Many women are prone to yeast infections during or after antibiotic use. If you are one of these unlucky few, try taking a probiotic like the vH Probiotics with Prebiotics and Cranberry immediately before taking your antibiotics. (You may want to check with your doctor first though). These cultures may help with stomach upset and can also prevent a dreaded yeast infection!
The second piece of research investigated whether patients should take probiotics to help the recovery of the natural gut bacteria after treatment with antibiotics. The evidence supporting this is not entirely clear and the FDA does not officially recommend it, but there are some reputable sources which discuss their use, such as this blog from Harvard Medical School. Research has suggested that up to 60% of healthcare professionals in the U.S. recommend taking probiotics, but is this justified and could it even be harmful?

Following a healthy and active lifestyle and eating a balanced diet are the best ways to foster a bountiful gut flora. Taking care of your gut flora can help with things like irritable bowel syndrome and chronic constipation, among other things. Even if you’re not sold on pursuing probiotics for your allergies, they’re good to consider if you’re experiencing any gastrointestinal issues.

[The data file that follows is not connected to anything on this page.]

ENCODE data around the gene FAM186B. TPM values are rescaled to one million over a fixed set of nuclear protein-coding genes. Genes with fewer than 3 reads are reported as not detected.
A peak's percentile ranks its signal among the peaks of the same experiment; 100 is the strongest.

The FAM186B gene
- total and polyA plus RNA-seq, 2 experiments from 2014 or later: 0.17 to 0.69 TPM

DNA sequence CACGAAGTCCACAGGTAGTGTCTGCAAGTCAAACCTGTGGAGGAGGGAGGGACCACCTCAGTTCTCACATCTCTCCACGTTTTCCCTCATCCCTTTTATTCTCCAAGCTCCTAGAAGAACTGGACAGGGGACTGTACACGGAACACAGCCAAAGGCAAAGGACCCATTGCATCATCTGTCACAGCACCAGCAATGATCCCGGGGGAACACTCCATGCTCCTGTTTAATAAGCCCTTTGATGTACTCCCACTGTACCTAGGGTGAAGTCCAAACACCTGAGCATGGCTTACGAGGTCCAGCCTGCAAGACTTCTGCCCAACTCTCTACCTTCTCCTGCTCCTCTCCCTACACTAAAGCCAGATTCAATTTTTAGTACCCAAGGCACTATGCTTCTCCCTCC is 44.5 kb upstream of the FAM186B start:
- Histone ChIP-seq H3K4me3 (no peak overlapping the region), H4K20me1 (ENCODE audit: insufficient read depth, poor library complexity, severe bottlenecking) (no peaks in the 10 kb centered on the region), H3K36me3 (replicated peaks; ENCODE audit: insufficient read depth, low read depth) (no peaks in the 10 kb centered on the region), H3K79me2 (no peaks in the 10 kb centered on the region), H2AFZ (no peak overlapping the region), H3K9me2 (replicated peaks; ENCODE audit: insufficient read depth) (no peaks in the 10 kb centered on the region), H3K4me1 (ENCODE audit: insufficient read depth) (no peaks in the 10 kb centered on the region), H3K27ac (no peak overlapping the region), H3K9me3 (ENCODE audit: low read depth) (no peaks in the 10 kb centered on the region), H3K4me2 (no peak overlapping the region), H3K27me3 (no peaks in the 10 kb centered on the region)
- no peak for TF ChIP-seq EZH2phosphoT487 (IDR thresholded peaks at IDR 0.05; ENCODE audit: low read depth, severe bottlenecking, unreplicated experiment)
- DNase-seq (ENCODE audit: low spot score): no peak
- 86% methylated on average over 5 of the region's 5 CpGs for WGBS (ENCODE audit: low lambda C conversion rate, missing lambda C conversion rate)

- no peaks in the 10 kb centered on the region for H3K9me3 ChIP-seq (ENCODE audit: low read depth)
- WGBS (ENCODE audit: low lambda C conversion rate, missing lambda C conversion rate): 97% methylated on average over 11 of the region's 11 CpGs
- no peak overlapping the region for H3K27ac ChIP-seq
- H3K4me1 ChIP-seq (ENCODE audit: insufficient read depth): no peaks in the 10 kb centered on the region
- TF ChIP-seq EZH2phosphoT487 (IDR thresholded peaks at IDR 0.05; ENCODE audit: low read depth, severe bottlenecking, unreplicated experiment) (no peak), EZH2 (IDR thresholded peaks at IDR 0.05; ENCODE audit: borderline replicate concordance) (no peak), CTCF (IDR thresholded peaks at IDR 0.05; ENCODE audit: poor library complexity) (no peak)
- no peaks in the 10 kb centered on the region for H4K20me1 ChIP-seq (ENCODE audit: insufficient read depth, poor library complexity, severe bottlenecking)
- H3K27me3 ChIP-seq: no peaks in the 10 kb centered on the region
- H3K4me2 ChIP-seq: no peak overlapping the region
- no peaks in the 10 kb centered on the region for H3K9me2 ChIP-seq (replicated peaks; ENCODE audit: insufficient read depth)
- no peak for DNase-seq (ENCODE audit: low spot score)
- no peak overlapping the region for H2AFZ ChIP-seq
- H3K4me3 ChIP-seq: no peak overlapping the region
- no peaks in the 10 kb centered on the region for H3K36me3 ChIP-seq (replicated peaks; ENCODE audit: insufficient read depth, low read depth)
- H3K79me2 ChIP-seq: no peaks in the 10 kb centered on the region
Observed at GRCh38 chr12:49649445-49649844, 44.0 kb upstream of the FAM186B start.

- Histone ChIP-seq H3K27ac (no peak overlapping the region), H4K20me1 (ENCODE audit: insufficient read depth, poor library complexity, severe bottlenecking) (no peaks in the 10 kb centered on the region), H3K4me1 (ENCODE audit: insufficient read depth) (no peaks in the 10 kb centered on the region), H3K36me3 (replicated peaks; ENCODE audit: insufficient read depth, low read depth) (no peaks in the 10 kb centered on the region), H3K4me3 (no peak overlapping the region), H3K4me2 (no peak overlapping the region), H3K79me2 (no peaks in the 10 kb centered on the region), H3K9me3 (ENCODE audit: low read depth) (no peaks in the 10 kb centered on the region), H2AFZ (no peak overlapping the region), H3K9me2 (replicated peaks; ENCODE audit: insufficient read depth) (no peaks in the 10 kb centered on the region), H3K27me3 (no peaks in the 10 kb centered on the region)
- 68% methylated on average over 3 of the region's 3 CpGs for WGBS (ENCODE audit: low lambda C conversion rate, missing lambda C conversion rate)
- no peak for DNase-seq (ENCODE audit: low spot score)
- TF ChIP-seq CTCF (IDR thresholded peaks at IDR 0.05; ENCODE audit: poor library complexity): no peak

"I recommend supplementing with the species lactobacillus and bifidobacterium, and there are different strains within those species that are each beneficial. Garden of Life and Align probiotics contain bacteria that help the gut microbiome and maintain digestive balance, and 1MD's Complete Probiotics Platinum is one of the best probiotics with over 50 billion live cultures that help with gut and digestive health."